Ask yourself.

Go on.

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Fear of Rest

There seems to be a pervasive fear of passiveness within stoicism and a demand for action where often non is required. I’ve spoken about this before and my disagreements with Marcus Aurelius but it seems to be a thing that permeates society entirely. There’s this stigma against just sitting, just resting, just taking a moment to passively reflect and recharge. It’s considered a thing for the retired or the dead yet what is meditation if not preparation for the state of death itself?

So you want a lay in on a Saturday after a long week? Ok – do it. Where’s the guilt in creating a balance for yourself between the needs for individual recuperation and the demands of the capitalist worker machine? It doesn’t take much of a scroll through channels to find some documentary that demonizes people for being ‘lazy’ or for living a life of harmony with themselves. When has ever, in the media, there been a positive story about a meditative retreat other than to mock it?

There’s this frenzy for activity and no time to reflect on the activity in need of doing or has been done. If we can’t take the time to reflect – just to sit or lay down – where do we find time for art, culture, growth? To pause in a place, to take in the breath and not just breath but to experience is how we experience inspiration. When we find these moments in the eyes of a loved one, taking in a panorama, sitting within the halls of a temple, we are at rest. We are experiencing a waking moment of meditation. The last time I felt this was when I held a lamb heart in my hand and the universe span around me as I was calm at the eye with this moment of inspiration and clarity.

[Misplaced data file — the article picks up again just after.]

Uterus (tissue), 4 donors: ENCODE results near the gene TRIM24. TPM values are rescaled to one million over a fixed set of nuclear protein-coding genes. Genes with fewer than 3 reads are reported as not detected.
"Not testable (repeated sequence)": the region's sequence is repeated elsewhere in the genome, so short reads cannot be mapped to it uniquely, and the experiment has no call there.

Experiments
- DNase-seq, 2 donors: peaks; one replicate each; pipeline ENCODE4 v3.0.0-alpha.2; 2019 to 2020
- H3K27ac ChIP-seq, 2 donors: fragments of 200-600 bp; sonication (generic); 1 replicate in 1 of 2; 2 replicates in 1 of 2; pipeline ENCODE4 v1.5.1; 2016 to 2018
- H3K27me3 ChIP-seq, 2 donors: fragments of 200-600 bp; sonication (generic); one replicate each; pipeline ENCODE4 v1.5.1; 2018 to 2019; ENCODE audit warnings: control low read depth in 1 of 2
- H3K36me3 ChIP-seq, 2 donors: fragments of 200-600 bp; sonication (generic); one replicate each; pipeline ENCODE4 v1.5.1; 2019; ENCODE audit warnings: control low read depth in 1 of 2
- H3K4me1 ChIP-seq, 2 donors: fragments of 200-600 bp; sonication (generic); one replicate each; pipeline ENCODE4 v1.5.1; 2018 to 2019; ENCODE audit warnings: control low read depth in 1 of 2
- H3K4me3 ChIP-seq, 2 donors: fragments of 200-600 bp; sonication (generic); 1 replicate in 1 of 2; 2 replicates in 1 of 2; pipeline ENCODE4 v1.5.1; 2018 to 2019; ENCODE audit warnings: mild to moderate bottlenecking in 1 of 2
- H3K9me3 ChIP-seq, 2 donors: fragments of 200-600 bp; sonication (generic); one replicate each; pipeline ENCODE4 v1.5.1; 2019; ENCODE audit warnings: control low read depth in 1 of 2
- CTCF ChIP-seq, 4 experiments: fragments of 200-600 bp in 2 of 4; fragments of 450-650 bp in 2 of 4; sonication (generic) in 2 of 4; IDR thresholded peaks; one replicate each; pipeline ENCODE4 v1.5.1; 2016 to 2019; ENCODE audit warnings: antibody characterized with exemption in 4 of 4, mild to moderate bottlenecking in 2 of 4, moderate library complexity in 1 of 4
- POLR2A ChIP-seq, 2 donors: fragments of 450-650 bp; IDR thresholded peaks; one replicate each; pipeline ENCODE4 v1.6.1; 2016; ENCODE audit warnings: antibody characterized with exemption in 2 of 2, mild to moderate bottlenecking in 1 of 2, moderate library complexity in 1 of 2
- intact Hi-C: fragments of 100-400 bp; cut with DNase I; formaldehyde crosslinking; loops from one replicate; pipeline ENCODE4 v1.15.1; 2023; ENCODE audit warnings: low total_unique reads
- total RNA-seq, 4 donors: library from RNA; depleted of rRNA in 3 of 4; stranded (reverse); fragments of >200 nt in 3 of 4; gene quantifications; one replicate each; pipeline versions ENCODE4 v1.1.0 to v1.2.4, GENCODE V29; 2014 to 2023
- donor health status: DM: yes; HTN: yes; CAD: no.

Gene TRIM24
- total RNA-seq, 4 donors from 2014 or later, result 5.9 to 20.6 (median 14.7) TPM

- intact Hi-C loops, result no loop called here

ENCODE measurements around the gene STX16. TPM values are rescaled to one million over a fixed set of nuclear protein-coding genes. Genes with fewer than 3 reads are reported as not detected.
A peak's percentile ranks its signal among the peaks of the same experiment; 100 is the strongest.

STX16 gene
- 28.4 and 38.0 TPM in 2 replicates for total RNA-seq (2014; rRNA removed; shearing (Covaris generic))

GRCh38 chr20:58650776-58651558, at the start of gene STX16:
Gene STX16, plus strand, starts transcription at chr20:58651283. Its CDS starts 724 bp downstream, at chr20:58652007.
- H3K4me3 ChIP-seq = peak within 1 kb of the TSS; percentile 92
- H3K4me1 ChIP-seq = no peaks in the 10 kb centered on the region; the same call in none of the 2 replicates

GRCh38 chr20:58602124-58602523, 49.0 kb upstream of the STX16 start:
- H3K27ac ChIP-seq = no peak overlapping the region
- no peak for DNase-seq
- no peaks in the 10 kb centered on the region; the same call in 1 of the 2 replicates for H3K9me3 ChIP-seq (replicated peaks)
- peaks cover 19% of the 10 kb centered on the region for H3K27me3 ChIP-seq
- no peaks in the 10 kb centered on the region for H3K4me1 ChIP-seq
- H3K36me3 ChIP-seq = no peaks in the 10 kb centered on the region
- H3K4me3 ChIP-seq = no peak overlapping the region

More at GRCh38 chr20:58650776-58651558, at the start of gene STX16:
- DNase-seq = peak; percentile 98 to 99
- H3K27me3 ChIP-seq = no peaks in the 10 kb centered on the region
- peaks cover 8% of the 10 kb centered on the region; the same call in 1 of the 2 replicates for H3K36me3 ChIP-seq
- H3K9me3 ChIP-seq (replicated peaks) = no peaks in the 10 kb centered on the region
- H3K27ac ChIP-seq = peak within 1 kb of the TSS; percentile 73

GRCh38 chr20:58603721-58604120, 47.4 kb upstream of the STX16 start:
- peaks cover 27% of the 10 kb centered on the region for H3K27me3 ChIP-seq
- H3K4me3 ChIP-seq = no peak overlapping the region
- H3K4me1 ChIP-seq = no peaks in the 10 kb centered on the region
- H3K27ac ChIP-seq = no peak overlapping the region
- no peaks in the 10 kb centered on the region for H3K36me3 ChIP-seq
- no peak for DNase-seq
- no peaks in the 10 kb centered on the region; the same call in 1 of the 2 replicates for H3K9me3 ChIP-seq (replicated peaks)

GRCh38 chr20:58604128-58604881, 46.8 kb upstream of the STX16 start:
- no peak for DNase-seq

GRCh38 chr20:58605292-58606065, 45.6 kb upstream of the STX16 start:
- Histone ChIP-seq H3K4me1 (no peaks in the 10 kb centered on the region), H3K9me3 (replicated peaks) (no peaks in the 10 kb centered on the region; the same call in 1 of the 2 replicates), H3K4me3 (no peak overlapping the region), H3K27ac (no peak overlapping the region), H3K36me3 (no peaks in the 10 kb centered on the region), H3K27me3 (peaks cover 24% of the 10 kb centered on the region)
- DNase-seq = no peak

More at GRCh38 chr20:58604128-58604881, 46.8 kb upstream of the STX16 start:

Descartes and Seneca had this in common: both sought to retreat from society to be able to see it better before returning to it. Of course, the two philosophers couldn’t be more different yet despite my claim of being a stoic, I lean on the side of Descartes’ method of philosophy. He believed that the best ideas come to you when you are most comfortable and where he felt comfortable was in bed. It’s a balance isn’t it? We must not indulge the body to a point of poor health in this comfort but we must also not reject these comforts that nature and Providence has provided for us. What would be the point of that? Rejecting our own nature is self-defeatist.

Do not fear rest or moments to indulge in being passive. Being actively passive is a Taoist practice, to observe the yin and yang in harmony. How can we observe, if we do not pause? There’s a proverb that I’m going to paraphrase: you cannot be one with the divine if you do not appreciate it’s manifestations.

Appreciate the time you have, don’t rush through it. I’m 23 years old and I don’t want to rush my life, to achieve all there is to achieve overnight without ever stopping to ask why I’m doing it; without ever stopping to feel the moment; without ever stopping to feel the touch of linen on my skin, the pleasure in holding an equal in my eyes; the moment to enjoy the sensations of foods and warmth of the sky. It could all be over tomorrow and I appreciate and accept that. So why would I rush to the end, with no care for the journey?

“It is knowing what you want to say and never finding the words. It is a chorus, replaced with silence. Hearing teachings without meaning. It is like having a beloved pupil to whom you have shared everything, sacrificed everything, and then having them turn from you… and forget all you were.” – Kreia, Star Wars: Knights of the Old Republic 2